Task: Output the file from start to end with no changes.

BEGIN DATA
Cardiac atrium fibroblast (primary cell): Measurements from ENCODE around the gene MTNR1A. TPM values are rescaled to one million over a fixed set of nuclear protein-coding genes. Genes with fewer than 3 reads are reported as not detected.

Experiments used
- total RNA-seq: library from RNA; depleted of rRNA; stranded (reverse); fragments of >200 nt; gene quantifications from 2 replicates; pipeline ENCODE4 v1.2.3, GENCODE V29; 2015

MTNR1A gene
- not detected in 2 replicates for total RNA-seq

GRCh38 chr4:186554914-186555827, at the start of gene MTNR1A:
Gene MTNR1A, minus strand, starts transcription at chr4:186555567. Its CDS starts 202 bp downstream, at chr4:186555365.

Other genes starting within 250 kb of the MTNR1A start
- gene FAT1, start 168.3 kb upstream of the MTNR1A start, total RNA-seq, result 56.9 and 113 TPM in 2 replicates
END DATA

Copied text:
Cardiac atrium fibroblast (primary cell): Measurements from ENCODE around the gene MTNR1A. TPM values are rescaled to one million over a fixed set of nuclear protein-coding genes. Genes with fewer than 3 reads are reported as not detected.

Experiments used
- total RNA-seq: library from RNA; depleted of rRNA; stranded (reverse); fragments of >200 nt; gene quantifications from 2 replicates; pipeline ENCODE4 v1.2.3, GENCODE V29; 2015

MTNR1A gene
- not detected in 2 replicates for total RNA-seq

GRCh38 chr4:186554914-186555827, at the start of gene MTNR1A:
Gene MTNR1A, minus strand, starts transcription at chr4:186555567. Its CDS starts 202 bp downstream, at chr4:186555365.

Other genes starting within 250 kb of the MTNR1A start
- gene FAT1, start 168.3 kb upstream of the MTNR1A start, total RNA-seq, result 56.9 and 113 TPM in 2 replicates